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November 22, 2011


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Mike Haitch

You sit in order to find out why you sit. What is being dened that you must spend so much time looking for it? What are you actually doing when you sit? What belief requires you to spend so much time in front of a wall - one without a TV?

If you can know the answer in your bones the koan and your sitting/not sitting question will take care of itself. Words and questions are the detours. Your question is the core, Answer it with a cushion.


Is sitting just the least distracting way to be practicing?

As you pointed out, it really just a part; half a cup of doing whatever practice is, and half a cup of non-doing the daily things that cause suffering.

A spoonfull of yeast in a bowl full of flour makes a big difference once you let it sit.

Judy Roitman

I said it before and I'll say it again: the question isn't why, but for whom? Love, Judy


Re-reading my comment, it's pretty scatter brained... now there's a good reason to sit!

To clarify my original thought, I think the sitting matters if it makes a positive difference in the time your not sitting.


Meditation is like dipping your hand into a cold rushing mountain spring and drinking deeply. For a moment, we are transported out of time and are deeply replenished.


The relative and absolute come to mind: In the absolute, no reason. In the relative, many reasons. So, relatively speaking, it seems we must attain "no reason-no attainment with nothing to attain."

That said, it's like eating. When we eat, we don't think we'll eat to support cellular respiration or some other unconsidered function. We eat to support our lives which we live for each other. Often we don't even think about it. When we are hungry, we "just do it." That is our correct function - as the teacher says. Or, as Suzuki-roshi says, "The practice of being a Buddha."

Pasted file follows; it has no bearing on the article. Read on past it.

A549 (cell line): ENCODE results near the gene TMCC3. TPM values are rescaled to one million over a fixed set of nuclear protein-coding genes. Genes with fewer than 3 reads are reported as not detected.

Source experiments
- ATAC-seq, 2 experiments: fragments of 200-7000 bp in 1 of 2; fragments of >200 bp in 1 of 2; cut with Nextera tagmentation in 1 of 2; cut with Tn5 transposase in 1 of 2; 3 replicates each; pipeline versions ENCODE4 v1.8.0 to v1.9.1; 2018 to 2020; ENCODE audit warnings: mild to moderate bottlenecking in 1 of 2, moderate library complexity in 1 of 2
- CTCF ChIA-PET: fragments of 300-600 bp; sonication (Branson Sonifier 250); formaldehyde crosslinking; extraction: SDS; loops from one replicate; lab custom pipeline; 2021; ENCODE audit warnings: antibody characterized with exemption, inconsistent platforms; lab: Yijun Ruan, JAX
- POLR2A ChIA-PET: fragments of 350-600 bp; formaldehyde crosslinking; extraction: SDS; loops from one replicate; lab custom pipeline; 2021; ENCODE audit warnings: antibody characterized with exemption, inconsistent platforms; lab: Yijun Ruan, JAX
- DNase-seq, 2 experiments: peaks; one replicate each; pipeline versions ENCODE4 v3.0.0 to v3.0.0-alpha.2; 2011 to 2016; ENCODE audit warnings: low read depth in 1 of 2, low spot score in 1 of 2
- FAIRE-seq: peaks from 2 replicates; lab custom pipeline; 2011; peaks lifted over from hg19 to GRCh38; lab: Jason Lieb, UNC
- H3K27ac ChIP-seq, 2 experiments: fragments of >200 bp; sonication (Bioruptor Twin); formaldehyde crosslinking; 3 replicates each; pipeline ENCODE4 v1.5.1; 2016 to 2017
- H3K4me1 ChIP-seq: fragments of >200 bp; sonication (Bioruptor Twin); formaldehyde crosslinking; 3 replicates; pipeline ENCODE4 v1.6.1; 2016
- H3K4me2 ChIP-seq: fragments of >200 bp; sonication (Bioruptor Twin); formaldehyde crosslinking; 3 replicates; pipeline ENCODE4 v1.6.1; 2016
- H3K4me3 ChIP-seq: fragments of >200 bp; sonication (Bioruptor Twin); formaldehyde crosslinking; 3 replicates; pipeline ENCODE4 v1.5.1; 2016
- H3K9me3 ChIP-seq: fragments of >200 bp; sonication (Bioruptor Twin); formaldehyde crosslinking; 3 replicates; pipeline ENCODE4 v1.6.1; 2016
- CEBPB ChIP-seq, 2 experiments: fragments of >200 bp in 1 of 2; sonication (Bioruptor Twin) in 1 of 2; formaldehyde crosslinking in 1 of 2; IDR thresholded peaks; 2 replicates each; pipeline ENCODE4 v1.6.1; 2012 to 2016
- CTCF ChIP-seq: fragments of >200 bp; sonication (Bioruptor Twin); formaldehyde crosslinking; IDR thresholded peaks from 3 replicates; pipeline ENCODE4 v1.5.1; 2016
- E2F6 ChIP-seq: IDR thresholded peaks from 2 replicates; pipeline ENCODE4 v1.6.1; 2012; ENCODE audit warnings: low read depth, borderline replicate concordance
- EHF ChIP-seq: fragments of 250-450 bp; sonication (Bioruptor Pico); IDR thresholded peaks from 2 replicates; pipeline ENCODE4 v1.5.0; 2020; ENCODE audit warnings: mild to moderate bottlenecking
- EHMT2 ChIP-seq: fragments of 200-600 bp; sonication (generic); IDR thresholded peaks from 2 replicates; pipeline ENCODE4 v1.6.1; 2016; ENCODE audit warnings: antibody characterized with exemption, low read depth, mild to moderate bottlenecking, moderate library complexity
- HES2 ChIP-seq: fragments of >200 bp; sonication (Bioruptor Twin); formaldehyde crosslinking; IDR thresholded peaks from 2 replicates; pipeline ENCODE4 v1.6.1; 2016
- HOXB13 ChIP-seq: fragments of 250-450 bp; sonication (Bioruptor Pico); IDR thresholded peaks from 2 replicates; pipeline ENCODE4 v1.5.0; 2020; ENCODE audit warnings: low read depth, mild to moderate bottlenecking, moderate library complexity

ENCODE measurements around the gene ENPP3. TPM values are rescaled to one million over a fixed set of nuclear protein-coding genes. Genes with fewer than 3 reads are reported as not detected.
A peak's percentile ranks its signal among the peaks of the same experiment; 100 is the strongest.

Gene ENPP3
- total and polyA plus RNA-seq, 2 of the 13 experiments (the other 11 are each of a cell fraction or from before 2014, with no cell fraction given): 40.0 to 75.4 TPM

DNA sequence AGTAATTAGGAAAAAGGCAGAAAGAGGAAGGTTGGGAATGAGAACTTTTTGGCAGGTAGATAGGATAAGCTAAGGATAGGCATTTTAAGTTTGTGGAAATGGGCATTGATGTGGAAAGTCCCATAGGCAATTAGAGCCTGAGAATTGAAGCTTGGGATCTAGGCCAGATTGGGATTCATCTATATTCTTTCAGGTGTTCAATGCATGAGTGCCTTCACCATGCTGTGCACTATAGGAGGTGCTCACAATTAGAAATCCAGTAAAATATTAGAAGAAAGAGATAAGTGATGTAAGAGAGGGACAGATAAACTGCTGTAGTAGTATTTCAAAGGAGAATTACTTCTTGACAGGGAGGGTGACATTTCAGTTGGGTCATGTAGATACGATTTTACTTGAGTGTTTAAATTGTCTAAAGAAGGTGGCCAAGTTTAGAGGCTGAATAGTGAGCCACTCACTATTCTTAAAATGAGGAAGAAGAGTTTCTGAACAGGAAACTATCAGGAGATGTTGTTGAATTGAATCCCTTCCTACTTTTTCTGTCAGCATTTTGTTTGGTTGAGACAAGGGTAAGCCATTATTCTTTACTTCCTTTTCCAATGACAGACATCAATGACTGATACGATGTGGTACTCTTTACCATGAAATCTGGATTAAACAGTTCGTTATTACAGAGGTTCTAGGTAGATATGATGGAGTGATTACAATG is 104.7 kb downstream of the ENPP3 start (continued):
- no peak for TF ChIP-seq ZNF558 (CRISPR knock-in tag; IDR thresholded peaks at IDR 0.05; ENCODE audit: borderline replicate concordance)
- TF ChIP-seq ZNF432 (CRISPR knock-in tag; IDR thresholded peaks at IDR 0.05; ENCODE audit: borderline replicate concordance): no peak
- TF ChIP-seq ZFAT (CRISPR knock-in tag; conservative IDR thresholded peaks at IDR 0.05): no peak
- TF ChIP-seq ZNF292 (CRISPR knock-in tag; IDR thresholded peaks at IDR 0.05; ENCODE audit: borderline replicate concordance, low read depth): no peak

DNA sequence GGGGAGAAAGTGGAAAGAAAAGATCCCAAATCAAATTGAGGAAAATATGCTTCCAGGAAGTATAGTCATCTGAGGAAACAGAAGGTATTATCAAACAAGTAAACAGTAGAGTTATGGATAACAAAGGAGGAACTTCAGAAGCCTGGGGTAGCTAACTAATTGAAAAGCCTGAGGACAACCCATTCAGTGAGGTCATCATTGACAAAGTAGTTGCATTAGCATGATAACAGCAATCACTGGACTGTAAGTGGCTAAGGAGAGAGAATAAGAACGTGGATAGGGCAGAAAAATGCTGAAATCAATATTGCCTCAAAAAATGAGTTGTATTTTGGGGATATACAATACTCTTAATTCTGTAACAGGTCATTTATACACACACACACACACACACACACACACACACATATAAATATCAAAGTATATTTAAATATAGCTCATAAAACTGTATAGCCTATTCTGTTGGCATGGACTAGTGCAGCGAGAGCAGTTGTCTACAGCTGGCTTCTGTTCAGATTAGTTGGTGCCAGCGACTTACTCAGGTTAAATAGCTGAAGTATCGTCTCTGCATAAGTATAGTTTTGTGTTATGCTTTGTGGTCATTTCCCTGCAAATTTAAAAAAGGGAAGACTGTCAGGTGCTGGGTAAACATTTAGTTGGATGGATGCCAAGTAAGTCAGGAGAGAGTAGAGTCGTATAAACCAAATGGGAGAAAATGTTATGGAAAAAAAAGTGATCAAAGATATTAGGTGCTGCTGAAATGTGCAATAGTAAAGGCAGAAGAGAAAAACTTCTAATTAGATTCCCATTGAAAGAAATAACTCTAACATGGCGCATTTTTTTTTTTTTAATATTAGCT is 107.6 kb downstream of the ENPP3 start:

But, what do I know? :)


an intriguing conversation, one which interests me. When I read the story of Nanyue it made me think that in the best spirit we sit without a goal (though being human that is not always the case). We simply sit because we are drawn to, something calls to us, something about it says, yes this is the thing to do.

Perhaps in meditation we are a kind of explorer? Perhaps we are normally so busy doing that we crave the simple act of just being? Perhaps it brings something to us we can find in no other way?

David Clark

I like zendotstudio's idea of being a kind of explorer. While many others have already made the journey, it is a journey that one can only make for themselves. It is of limited use to read or listen to others accounts, in fact it would be a great error to only take someone else's word for it.


Instead of a kind of explorers, what about kind explorers?

K Grey

Do? We "do" what we always do, while dividing the self-story into "meditation" and "other".

It may appear that we "do" less, or "do" some specific thing different from other experiencing when meditating. From this perspective we may begin to see that the apparent doing is purely a matter of mind assigning labels to what arises, and that proceeds choicelessly, or via "non-doing".

Hopefully, that is not an "answer" - as meditation has no purpose beyond meditation itself, despite any apparent fringe benefits one may experience (and there are many). It is complete however it manifests.

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